by Michael B. Perini, ABC
perini & associates

The small business owner is often used as the example of how America is built.  Entrepreneurs make our country great, in my view. However, a new business owner can put their heart and soul (and financial savings) into a new business only to have several predictable mistakes derail the company.

Here are 3 key mistakes that each new business owner should be aware of with solutions to resolve.

First, “being cheap”. For each dollar you save you might increase that smile on your face. But if you get too carried away with saving money, you might end up losing opportunities and customers.

You should develop a plan and account for those new and fresh opportunities, that will come along.  Say, 10%-15% of your operations budget. Remember, as you have no doubt heard or read, “Rome wasn’t built in a day.”  However,  the Romans were pretty darn smart about succeeding and were always looking out for new opportunities and were making investments where it mattered.  Several on my list would be:  training, recruitment of staff and facility enhancements.  There is one more.  Keep reading.

Second, “refusing to hire those who might be smarter than you.”  Yes, a staff member might know more than you about a particular aspect of your business, but it does not mean he or she, and the rest of the team, won’t respect you as a leader.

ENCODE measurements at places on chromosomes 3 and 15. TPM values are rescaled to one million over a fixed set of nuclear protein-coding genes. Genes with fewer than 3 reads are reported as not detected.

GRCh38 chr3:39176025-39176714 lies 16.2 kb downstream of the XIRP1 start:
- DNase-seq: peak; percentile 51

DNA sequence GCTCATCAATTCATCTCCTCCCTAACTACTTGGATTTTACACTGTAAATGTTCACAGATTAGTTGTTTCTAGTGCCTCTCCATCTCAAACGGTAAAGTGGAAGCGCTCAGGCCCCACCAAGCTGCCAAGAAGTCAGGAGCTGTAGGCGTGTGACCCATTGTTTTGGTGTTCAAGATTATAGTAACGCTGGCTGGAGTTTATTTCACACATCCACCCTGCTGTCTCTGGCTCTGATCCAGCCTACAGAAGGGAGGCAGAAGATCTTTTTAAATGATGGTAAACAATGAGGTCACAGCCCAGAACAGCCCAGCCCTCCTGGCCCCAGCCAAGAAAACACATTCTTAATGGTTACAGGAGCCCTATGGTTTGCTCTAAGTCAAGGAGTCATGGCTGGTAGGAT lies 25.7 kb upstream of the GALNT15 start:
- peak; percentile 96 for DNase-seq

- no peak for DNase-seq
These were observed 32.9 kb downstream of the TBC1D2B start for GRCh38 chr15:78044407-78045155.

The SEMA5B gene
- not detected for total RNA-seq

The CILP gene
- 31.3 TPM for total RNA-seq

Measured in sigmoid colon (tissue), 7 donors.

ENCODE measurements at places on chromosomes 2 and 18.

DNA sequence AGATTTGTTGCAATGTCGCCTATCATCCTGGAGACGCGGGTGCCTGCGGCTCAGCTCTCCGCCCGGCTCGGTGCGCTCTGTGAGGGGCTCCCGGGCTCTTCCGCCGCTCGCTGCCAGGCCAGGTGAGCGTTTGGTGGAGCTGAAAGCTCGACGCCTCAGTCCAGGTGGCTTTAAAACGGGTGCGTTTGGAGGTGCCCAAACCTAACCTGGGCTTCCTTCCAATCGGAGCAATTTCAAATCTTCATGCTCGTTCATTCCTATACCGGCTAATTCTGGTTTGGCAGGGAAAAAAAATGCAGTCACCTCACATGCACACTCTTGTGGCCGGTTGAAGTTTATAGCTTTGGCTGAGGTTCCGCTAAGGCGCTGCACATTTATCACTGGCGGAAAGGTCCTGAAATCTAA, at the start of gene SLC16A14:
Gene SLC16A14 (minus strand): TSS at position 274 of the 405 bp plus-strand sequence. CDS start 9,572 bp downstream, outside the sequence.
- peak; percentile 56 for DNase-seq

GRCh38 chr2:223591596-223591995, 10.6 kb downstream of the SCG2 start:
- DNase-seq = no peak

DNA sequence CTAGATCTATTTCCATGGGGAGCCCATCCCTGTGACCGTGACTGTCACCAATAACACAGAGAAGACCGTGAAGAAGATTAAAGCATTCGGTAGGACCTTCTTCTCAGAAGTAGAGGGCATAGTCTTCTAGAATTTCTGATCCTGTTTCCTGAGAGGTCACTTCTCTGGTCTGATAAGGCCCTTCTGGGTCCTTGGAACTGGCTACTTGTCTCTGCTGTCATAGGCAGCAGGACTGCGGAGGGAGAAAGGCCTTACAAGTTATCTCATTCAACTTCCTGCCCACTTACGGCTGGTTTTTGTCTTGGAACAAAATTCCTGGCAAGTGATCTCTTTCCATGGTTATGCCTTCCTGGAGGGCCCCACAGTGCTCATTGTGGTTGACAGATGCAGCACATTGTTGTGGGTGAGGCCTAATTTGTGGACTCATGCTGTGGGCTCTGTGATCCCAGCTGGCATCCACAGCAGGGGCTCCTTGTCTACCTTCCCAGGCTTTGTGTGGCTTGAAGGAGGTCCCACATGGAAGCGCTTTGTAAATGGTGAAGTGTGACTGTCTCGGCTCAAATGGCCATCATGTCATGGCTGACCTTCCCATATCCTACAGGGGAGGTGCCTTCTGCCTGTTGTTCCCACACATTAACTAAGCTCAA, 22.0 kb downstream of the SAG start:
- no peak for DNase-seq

True, you have to earn that respect, and you might need to work on that to do so, but it will result in dividends.  In my company I have a number of associates that are smarter than me. That is why they are here.  Collectively, we can do more for our clients than if each of us individually was left alone.  Look, my clients respect the fact that I have such a strong team.  They also appreciate that I have the confidence to allow them to have a real impact in key decision making.

Finally, “not allocating a PR or marketing budget”.  Yes, I know you likely saw that coming.  It ‘s so true!  I have a new client questionnaire that I use.  The form includes this simple question: “Do you have a public relations or marketing budget?”  I can’t tell you how often the respondant marks a “no”.

A consistent marketing effort is needed today, especially in an economy that is becoming more competitive. Failing to have a approved budget for campaign planning, traditional media usage, social media and crisis communications, among other key aspects of promoting a business,  is placing your PR and marketing program well below everything else in priority order. In our experience, a new business should allocate about 7-15% in operating funds for public relations and marketing. The funding can vary depending on milestone goals to deliver product and services to customers.  Look at this budget as an investment.  Not as a cost.

So yeah, much can go wrong when starting a business.  However, working on these three predictable mistakes will make the journey more productive and reduce the risk of failure.  Good luck!

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